Parkinson’s Disease Alternatives Complementary Treatments

Parkinson’s Disease
Located in Boulder, CO NatureMed offers a program for people suffering from Parkinson's disease. Patients can take advantage of this program while on prescription medication.

Background: Evidence has accumulated to support the view that Parkinson's disease can originate from long-term, subclinical damage to the nervous system caused by environmental chemicals (Cooper 1991; Farina et al. 1994; Calne et al. 1986, 1987a,b). Initial reports have also linked the development of Parkinsonism to drugs  and to industrial workers who were exposed to chemicals, especially exposure to industrial solvents (Smargiassi et al. 1998; Kim et al. 2000). Pesticides and herbicides used on farms and in households have also been the subject of studies to investigate the possible link to Parkinson's disease (Zuber et al. 1991; Butterfield et al. 1993; Linazasoro et al. 1995; Veldman et al. 1998).

Symptoms due to low-level chronic exposure develop gradually. It has been suggested by researchers that long-term exposure to subtoxic levels of chemicals is much more likely to lead to neurological disorders, such as Parkinsonism, than to physically based diseases. Betarbet (2000) reported in Nature Neuroscience that chronic systemic pesticide exposure reproduced the features of Parkinson's disease.

Persons who use pesticides in their homes are twice as likely to develop Parkinson's disease as people who are not exposed to pesticides (Stephenson 2000). A combination of different pesticides is even more likely to create greater toxicity issues than an individual chemical. This disturbing but not unexpected finding was reported by Thiruchelvam et al. (2000) in Neuroscience. Paraquat (a common herbicide) and Maneb (a common fungicide) did not affect mice that were exposed to either of them. However, when both chemicals were combined, the dopamine neurons started to die at rather low exposure levels--at only a fraction of the levels normally regarded as toxic. Ongoing exposure led to progressive neurotoxicity. There are countless combinations of low-level toxic residues in our food and water. The possible effects to our health produced by these low-level toxic residues are unknown.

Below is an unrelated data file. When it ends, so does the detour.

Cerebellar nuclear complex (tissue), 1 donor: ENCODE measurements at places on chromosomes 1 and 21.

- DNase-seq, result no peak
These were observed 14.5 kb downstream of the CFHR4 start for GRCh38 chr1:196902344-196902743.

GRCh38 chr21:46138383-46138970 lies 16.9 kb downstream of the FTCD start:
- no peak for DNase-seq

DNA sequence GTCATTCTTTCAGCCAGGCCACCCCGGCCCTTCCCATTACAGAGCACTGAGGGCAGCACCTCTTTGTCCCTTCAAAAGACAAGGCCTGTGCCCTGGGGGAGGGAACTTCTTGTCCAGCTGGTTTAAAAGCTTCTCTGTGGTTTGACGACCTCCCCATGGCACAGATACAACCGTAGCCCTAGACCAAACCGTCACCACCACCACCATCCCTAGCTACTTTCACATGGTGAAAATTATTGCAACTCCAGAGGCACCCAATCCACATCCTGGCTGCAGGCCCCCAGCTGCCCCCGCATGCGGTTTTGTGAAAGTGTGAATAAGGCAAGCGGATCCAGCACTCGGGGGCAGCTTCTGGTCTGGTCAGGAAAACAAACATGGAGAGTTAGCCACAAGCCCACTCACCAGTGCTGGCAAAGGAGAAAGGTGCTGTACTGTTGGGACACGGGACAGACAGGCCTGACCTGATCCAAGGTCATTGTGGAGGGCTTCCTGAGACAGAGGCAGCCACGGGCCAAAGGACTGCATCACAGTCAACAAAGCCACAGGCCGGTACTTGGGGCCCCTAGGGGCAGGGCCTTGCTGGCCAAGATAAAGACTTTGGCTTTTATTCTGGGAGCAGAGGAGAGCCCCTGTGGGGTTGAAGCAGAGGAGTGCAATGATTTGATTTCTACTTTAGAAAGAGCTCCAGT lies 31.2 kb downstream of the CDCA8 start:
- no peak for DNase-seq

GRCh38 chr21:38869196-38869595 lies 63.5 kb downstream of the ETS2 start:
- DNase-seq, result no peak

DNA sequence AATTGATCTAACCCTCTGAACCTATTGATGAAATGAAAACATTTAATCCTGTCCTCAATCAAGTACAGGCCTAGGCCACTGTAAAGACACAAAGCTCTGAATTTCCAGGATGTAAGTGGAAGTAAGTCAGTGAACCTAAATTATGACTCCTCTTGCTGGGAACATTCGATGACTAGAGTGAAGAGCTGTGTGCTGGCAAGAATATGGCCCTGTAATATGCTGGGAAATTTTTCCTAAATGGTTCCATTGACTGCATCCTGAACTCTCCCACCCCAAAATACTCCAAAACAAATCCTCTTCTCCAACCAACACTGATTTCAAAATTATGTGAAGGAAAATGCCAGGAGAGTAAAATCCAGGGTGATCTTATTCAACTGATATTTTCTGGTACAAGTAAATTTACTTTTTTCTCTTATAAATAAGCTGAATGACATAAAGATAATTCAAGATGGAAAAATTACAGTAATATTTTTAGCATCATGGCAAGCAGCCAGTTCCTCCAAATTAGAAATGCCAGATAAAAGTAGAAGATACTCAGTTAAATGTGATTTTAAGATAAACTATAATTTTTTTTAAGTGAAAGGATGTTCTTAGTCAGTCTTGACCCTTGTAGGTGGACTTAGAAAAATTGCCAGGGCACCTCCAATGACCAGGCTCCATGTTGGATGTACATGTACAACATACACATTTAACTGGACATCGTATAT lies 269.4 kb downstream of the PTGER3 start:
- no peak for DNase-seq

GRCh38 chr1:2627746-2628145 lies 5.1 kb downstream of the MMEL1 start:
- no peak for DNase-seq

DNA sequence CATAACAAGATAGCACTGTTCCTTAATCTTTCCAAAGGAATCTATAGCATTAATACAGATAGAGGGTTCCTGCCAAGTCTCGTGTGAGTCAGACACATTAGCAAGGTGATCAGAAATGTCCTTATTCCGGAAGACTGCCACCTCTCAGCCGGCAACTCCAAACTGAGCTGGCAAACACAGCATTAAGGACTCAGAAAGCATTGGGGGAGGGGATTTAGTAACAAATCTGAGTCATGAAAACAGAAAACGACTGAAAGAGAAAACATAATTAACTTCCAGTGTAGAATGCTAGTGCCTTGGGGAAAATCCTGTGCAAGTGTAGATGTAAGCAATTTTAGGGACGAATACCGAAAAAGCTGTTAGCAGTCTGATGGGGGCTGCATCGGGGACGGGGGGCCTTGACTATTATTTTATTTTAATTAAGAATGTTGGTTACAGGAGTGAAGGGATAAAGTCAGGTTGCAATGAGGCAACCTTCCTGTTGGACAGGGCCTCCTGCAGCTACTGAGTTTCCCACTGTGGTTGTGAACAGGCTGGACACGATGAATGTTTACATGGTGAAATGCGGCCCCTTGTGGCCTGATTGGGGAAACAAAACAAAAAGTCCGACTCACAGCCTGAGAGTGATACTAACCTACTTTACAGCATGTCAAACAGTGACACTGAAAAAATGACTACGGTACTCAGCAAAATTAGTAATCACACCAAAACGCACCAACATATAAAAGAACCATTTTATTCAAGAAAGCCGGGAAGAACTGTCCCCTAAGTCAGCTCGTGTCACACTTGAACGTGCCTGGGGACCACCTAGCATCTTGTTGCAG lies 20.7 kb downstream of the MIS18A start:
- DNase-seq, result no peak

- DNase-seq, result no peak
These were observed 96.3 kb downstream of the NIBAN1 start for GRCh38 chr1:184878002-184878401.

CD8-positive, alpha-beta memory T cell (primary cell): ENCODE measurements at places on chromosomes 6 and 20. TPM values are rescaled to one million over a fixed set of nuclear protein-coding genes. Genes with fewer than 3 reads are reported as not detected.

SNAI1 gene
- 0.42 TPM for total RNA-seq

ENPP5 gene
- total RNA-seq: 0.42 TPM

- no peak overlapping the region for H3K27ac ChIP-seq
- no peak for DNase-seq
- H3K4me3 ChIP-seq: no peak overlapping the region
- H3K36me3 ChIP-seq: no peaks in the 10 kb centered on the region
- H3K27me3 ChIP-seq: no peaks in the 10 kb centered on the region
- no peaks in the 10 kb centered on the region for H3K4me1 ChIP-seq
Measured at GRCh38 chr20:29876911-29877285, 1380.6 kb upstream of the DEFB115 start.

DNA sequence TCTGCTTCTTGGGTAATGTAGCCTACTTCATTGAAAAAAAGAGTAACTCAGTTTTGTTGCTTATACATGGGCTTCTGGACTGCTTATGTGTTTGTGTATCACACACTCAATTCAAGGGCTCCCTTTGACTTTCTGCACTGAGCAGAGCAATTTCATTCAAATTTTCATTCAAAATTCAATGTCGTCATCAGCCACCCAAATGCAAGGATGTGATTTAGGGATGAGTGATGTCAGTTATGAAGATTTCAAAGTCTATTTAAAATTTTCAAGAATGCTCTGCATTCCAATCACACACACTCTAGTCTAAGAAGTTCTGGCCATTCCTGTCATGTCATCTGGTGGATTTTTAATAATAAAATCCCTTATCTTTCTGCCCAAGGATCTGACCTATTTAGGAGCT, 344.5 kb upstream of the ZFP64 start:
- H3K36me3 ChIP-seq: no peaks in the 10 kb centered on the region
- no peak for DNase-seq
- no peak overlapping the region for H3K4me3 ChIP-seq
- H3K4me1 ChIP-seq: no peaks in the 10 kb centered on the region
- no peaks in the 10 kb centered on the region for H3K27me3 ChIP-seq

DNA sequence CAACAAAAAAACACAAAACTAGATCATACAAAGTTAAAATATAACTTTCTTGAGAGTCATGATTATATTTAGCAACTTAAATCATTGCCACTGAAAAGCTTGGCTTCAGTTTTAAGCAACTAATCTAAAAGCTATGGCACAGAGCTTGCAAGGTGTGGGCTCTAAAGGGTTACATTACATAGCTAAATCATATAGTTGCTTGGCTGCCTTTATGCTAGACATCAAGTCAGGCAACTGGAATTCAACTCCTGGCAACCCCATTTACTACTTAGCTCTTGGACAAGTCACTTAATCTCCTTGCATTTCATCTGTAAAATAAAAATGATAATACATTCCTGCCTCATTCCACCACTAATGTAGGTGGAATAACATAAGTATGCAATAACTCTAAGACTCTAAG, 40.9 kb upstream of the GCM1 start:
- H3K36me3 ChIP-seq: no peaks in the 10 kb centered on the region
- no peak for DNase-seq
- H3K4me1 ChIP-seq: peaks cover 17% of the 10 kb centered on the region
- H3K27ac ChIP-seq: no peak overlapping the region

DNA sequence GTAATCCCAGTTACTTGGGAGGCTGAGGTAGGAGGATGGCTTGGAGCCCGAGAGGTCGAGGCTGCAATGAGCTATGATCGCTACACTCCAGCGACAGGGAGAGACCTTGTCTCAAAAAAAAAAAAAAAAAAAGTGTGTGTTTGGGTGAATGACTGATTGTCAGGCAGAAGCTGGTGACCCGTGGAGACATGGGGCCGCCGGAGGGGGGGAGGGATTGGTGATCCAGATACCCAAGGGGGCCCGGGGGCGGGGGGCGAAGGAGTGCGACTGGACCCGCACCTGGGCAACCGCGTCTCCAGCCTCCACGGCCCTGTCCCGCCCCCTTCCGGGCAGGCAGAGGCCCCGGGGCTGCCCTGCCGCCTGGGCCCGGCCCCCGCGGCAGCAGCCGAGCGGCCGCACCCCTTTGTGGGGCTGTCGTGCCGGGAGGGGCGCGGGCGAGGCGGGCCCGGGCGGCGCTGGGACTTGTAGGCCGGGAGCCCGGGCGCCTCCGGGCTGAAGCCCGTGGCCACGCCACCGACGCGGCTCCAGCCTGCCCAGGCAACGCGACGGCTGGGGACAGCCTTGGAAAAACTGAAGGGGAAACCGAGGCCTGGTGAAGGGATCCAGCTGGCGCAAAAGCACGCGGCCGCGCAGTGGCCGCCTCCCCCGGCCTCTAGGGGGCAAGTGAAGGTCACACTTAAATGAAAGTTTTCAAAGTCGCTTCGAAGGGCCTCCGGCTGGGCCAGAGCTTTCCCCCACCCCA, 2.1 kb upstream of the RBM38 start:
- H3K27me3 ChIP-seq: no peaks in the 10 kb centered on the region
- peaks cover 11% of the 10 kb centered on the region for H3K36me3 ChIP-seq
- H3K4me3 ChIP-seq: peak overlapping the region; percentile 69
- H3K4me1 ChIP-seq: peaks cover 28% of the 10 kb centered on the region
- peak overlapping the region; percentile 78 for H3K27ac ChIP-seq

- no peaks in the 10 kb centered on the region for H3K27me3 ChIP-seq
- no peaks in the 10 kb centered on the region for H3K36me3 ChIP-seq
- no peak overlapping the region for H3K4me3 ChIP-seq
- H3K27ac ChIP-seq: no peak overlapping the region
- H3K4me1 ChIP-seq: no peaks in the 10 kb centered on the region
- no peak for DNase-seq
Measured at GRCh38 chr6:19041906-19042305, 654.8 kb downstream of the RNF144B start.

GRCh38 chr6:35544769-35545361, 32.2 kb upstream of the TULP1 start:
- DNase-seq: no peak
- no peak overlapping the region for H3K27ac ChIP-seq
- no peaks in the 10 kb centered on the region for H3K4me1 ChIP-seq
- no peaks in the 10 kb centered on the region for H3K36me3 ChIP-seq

Individuals with familial Parkinson's disease have much lower levels of detoxifying enzymes than healthy individuals, possibly only about 30% of normal levels (Ritchie 1980; Meyer et al. 1990; Daly et al. 1993; 1994; Bandmann et al. 1997; 2000; Agundez et al. 1998; Harhangi et al. 1999; Bialecka et al. 2002). As a result, accumulation of toxic chemicals is higher in such individuals than it is in persons with normal liver function. Because toxic chemicals are commonly fat-soluble, they are therefore stored in lipid structures such as those present in the brain.
Intravenous Glutathione is Very Effective for Parkinsons
Parkinson's disease (PD) is a progressive neurodegenerative disease involving neurodegeneration of dopaminergic neurons of the substantia nigra (SN), a part of the midbrain. Oxidative stress has been implicated to play a major role in the neuronal cell death associated with PD. Importantly; there is a drastic depletion in cellular levels of the thiol tripeptide glutathione within the SN of PD patients. Glutathione (GSH) exhibits several functions in the brain chiefly acting as an antioxidant and a redox regulator. GSH depletion has been shown to affect mitochondrial function probably via selective inhibition of mitochondrial complex I activity.
An important biochemical feature of neurodegeneration during PD is the presence of abnormal protein aggregates present as intracytoplasmic inclusions called Lewy bodies. Oxidative damage via GSH depletion might also accelerate the build-up of defective proteins leading to cell death of SN dopaminergic neurons by impairing the ubiquitin-proteasome pathway of protein degradation. Replenishment of normal glutathione levels within the brain may hold an important key to therapeutics for PD. Several reports have suggested that iron accumulation in the SN patients might also contribute to oxidative stress during PD.